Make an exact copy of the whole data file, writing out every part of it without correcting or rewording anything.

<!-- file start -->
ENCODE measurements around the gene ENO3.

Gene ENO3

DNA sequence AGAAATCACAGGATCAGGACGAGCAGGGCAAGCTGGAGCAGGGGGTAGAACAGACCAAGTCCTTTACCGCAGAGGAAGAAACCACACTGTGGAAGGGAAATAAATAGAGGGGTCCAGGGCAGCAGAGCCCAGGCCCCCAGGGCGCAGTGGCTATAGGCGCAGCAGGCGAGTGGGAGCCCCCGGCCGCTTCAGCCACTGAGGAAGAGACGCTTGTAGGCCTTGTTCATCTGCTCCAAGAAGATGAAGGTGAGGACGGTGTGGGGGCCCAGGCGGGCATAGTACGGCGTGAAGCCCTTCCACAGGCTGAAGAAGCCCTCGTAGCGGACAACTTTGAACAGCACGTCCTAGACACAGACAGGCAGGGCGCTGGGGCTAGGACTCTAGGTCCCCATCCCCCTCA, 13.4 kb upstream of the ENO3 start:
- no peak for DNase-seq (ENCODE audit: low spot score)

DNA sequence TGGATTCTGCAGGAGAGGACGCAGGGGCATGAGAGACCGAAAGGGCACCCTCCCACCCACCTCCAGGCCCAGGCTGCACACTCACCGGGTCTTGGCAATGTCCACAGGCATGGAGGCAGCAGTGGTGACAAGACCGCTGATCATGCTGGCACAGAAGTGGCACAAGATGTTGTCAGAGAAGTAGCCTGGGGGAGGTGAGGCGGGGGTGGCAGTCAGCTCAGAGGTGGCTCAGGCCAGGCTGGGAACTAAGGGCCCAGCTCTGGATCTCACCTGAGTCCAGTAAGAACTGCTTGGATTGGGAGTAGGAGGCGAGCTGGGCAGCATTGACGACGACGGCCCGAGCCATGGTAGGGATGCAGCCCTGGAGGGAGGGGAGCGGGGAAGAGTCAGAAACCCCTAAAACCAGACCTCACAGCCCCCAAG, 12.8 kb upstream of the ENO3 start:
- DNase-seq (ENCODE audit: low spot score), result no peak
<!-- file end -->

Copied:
ENCODE measurements around the gene ENO3.

Gene ENO3

DNA sequence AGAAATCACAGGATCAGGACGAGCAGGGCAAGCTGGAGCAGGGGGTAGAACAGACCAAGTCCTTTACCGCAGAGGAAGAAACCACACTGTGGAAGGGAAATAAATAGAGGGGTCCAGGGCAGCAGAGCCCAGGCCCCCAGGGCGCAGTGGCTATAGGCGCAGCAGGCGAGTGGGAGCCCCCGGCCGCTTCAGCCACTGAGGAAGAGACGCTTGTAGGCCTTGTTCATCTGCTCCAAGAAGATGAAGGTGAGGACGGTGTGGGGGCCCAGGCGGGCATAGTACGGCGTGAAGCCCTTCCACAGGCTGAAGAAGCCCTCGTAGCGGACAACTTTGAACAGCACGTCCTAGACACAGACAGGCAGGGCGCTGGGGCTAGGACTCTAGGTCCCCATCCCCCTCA, 13.4 kb upstream of the ENO3 start:
- no peak for DNase-seq (ENCODE audit: low spot score)

DNA sequence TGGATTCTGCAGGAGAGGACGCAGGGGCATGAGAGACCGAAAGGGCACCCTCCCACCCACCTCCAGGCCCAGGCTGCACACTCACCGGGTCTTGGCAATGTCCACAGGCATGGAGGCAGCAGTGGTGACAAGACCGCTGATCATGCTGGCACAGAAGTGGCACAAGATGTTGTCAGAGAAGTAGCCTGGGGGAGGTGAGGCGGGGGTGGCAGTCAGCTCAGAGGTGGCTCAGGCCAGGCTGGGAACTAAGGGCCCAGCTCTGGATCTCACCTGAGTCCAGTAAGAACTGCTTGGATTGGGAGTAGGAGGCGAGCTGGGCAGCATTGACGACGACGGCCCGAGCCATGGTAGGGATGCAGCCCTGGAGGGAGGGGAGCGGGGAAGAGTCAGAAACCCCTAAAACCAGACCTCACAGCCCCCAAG, 12.8 kb upstream of the ENO3 start:
- DNase-seq (ENCODE audit: low spot score), result no peak